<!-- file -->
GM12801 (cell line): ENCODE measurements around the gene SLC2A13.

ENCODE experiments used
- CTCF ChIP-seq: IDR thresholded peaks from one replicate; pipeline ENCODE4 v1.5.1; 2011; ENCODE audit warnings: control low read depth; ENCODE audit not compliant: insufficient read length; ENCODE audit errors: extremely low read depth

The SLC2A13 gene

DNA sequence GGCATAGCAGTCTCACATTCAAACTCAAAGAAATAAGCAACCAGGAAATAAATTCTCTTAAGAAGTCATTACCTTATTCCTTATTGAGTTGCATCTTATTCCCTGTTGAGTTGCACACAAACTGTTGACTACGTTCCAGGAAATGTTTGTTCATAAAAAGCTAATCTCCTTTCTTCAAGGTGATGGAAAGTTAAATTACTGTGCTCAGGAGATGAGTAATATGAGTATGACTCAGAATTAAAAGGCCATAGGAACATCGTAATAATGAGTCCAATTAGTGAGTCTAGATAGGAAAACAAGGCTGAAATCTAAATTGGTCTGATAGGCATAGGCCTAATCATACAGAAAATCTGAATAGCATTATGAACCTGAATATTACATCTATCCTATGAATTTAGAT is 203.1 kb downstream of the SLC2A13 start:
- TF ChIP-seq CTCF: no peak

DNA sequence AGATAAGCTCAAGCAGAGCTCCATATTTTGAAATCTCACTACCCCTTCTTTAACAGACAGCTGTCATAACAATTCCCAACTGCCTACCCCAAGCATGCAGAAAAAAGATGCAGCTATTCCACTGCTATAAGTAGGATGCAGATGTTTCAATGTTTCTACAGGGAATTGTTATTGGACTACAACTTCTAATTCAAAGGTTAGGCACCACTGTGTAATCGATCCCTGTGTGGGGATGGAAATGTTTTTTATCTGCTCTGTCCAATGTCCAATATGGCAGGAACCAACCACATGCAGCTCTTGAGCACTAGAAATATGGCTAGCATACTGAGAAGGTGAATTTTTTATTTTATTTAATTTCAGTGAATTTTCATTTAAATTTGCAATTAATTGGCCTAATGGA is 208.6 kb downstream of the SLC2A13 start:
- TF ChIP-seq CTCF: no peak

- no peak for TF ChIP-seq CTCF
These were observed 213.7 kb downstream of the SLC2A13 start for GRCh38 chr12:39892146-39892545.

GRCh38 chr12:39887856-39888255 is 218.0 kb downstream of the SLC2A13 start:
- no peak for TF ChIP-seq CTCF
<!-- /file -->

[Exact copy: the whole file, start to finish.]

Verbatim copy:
GM12801 (cell line): ENCODE measurements around the gene SLC2A13.

ENCODE experiments used
- CTCF ChIP-seq: IDR thresholded peaks from one replicate; pipeline ENCODE4 v1.5.1; 2011; ENCODE audit warnings: control low read depth; ENCODE audit not compliant: insufficient read length; ENCODE audit errors: extremely low read depth

The SLC2A13 gene

DNA sequence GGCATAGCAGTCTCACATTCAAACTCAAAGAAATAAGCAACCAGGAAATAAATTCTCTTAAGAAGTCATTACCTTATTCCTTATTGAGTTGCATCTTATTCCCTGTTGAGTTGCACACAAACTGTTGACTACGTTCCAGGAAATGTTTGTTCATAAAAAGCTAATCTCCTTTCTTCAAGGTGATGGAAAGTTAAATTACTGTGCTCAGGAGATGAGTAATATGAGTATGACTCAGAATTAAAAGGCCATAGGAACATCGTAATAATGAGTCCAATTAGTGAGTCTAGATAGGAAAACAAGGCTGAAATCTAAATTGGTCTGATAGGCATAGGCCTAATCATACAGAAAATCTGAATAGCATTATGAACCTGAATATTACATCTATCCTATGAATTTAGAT is 203.1 kb downstream of the SLC2A13 start:
- TF ChIP-seq CTCF: no peak

DNA sequence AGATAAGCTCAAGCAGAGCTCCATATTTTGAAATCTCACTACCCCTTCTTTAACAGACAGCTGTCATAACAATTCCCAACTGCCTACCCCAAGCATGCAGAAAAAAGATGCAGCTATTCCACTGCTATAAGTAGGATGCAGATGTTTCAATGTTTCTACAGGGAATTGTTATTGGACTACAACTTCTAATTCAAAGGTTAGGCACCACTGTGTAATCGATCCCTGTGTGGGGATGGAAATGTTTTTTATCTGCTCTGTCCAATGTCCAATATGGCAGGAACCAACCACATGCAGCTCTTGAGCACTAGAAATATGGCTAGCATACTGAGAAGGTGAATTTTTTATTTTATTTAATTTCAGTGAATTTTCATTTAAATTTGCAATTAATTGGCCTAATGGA is 208.6 kb downstream of the SLC2A13 start:
- TF ChIP-seq CTCF: no peak

- no peak for TF ChIP-seq CTCF
These were observed 213.7 kb downstream of the SLC2A13 start for GRCh38 chr12:39892146-39892545.

GRCh38 chr12:39887856-39888255 is 218.0 kb downstream of the SLC2A13 start:
- no peak for TF ChIP-seq CTCF